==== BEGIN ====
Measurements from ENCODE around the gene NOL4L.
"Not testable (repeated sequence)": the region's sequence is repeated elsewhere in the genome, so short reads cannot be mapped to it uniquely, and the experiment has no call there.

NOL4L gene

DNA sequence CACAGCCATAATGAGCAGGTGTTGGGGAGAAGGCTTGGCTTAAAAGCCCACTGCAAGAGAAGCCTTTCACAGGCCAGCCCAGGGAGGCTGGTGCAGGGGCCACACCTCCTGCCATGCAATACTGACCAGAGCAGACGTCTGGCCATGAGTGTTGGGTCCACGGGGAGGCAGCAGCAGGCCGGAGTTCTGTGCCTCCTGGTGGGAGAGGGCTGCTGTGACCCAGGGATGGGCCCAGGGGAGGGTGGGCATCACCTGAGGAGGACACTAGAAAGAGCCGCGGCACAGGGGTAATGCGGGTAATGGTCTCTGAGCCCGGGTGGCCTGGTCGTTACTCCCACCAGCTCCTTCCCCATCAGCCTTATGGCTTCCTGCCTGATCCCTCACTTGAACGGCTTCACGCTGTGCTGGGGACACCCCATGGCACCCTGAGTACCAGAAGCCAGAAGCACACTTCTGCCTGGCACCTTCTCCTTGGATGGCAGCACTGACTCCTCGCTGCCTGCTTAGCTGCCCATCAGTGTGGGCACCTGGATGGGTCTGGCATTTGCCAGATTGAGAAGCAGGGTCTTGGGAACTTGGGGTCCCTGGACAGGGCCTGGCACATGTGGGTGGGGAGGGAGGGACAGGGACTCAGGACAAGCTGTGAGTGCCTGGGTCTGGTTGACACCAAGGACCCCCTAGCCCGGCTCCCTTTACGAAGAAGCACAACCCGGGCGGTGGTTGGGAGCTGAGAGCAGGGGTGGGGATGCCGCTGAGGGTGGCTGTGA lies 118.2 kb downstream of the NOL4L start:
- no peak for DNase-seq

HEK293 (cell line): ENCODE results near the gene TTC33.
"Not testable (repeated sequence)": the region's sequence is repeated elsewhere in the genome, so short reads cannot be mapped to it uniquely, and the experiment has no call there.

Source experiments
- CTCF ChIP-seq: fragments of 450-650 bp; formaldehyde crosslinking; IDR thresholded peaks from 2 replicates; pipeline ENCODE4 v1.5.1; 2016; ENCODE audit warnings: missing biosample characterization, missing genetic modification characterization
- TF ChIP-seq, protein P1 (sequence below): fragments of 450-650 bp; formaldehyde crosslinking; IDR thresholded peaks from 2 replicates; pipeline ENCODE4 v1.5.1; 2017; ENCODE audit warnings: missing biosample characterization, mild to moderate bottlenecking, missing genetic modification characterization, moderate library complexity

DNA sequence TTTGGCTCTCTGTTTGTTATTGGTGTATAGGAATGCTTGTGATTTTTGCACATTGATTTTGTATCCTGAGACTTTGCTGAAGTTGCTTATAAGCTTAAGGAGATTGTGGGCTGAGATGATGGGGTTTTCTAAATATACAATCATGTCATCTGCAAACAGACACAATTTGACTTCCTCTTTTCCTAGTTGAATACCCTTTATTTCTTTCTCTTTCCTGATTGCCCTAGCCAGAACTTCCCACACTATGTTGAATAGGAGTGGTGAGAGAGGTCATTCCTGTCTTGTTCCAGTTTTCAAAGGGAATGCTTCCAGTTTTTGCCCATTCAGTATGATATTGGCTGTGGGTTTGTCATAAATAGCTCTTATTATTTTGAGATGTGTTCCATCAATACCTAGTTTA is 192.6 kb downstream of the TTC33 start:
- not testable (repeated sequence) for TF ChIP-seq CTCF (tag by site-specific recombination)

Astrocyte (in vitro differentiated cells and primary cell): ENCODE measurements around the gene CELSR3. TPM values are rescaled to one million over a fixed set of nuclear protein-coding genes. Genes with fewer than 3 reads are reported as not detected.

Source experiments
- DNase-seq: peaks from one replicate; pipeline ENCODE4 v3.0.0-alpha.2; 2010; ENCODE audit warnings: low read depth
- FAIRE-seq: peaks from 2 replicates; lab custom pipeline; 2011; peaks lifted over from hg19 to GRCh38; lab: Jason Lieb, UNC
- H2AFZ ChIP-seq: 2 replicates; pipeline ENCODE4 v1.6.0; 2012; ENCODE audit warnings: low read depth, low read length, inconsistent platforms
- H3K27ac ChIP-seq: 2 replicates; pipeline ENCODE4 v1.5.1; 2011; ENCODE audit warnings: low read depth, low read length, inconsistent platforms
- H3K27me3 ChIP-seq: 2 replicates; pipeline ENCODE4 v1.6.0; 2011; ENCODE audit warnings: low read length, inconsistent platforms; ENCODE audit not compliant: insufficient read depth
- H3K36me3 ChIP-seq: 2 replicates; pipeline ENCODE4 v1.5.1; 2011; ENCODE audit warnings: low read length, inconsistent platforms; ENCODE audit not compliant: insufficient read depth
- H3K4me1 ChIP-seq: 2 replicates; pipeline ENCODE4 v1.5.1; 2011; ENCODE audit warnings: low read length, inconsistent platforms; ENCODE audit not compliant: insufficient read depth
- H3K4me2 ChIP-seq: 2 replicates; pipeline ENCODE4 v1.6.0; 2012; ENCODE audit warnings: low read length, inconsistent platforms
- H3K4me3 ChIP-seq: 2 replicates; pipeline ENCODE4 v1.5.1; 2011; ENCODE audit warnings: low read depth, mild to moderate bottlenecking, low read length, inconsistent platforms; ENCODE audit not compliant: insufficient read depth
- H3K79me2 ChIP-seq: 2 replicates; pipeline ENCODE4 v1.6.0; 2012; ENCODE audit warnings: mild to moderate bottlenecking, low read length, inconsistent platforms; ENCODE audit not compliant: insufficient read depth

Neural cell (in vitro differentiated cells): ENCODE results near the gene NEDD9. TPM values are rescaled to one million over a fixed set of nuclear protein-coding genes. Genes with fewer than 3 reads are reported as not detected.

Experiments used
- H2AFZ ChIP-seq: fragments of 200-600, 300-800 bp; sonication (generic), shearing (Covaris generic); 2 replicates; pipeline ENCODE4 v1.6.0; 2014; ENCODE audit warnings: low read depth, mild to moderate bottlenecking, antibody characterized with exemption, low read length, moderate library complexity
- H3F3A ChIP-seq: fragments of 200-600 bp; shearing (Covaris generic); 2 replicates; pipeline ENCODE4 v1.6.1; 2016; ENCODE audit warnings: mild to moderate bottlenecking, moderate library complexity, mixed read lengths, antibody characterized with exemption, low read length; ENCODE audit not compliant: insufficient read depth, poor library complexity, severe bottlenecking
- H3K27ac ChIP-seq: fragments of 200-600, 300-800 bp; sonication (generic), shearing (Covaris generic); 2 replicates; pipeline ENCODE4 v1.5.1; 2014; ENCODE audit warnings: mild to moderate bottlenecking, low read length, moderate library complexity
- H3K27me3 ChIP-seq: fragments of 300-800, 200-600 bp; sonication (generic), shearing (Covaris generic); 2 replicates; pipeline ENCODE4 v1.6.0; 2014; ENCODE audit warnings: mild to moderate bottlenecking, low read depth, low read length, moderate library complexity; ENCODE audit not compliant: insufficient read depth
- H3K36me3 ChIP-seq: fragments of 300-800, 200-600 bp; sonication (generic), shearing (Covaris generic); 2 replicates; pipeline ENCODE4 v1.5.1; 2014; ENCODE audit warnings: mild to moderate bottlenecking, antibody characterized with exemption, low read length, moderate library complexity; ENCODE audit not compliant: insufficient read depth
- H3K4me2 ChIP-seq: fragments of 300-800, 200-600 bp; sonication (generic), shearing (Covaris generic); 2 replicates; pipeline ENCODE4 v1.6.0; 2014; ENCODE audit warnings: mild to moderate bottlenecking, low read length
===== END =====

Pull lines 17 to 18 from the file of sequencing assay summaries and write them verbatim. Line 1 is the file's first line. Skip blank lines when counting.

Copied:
- H2AFZ ChIP-seq: 2 replicates; pipeline ENCODE4 v1.6.0; 2012; ENCODE audit warnings: low read depth, low read length, inconsistent platforms
- H3K27ac ChIP-seq: 2 replicates; pipeline ENCODE4 v1.5.1; 2011; ENCODE audit warnings: low read depth, low read length, inconsistent platforms